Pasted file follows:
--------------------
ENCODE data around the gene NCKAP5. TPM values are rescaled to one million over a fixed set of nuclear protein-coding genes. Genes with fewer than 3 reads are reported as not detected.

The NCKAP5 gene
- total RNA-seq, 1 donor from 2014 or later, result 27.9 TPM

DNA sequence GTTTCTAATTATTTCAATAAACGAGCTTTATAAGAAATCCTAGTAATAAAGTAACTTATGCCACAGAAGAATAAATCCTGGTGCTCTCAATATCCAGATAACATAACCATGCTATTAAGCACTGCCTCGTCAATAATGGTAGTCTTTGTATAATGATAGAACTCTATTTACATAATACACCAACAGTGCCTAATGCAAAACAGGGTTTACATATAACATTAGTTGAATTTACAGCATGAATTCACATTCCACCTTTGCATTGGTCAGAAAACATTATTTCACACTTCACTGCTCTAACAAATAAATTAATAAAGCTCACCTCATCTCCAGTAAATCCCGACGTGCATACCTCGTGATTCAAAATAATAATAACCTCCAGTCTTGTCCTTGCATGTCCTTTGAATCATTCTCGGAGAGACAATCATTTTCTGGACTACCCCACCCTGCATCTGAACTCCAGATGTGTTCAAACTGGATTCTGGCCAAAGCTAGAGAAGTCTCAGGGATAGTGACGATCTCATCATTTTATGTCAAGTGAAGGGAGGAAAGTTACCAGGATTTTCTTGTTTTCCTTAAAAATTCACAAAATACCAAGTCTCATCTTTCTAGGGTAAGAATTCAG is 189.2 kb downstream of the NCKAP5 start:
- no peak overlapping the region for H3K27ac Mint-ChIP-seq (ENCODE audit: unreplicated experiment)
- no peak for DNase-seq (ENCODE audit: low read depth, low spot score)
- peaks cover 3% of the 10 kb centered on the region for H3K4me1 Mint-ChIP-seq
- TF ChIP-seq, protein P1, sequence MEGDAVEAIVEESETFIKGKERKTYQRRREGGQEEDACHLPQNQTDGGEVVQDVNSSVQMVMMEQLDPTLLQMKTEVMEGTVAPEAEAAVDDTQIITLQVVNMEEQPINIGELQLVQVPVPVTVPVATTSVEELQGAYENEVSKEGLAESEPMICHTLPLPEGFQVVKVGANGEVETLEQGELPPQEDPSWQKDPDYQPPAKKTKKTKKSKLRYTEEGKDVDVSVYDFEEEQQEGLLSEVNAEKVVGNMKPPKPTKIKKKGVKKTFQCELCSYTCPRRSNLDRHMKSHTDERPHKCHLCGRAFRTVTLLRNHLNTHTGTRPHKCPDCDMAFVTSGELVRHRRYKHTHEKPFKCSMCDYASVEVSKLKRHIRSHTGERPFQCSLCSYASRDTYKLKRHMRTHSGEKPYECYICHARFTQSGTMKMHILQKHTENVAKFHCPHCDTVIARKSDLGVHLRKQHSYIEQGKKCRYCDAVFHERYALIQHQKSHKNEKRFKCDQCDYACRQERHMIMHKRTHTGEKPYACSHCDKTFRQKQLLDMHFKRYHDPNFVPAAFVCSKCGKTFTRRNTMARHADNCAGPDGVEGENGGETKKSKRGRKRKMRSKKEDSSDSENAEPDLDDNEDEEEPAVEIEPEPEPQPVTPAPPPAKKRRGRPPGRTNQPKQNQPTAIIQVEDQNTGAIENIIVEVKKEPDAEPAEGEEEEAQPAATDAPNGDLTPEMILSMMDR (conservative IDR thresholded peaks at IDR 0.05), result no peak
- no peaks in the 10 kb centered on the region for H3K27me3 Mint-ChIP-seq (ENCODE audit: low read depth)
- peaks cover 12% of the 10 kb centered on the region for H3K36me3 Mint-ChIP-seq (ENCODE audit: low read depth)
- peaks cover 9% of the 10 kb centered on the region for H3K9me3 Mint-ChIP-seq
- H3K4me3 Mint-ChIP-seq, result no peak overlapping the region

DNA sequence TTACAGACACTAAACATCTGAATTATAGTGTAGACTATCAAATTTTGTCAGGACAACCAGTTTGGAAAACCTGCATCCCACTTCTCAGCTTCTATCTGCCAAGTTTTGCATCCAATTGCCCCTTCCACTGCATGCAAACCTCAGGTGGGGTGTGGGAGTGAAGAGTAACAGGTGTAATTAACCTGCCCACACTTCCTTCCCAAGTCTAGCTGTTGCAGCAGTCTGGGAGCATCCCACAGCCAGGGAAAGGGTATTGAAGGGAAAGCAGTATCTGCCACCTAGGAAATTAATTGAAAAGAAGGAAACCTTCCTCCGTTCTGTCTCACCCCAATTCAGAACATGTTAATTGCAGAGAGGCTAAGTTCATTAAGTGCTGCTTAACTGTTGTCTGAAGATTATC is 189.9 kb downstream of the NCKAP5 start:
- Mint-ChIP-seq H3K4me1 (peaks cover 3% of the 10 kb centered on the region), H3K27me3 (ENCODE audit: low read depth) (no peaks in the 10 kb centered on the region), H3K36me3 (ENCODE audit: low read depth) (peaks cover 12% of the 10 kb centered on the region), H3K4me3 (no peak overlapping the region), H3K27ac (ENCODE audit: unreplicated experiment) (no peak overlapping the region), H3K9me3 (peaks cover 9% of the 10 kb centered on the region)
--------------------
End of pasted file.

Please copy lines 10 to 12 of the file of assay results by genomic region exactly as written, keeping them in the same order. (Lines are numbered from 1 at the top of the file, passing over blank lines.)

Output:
- peaks cover 12% of the 10 kb centered on the region for H3K36me3 Mint-ChIP-seq (ENCODE audit: low read depth)
- peaks cover 9% of the 10 kb centered on the region for H3K9me3 Mint-ChIP-seq
- H3K4me3 Mint-ChIP-seq, result no peak overlapping the region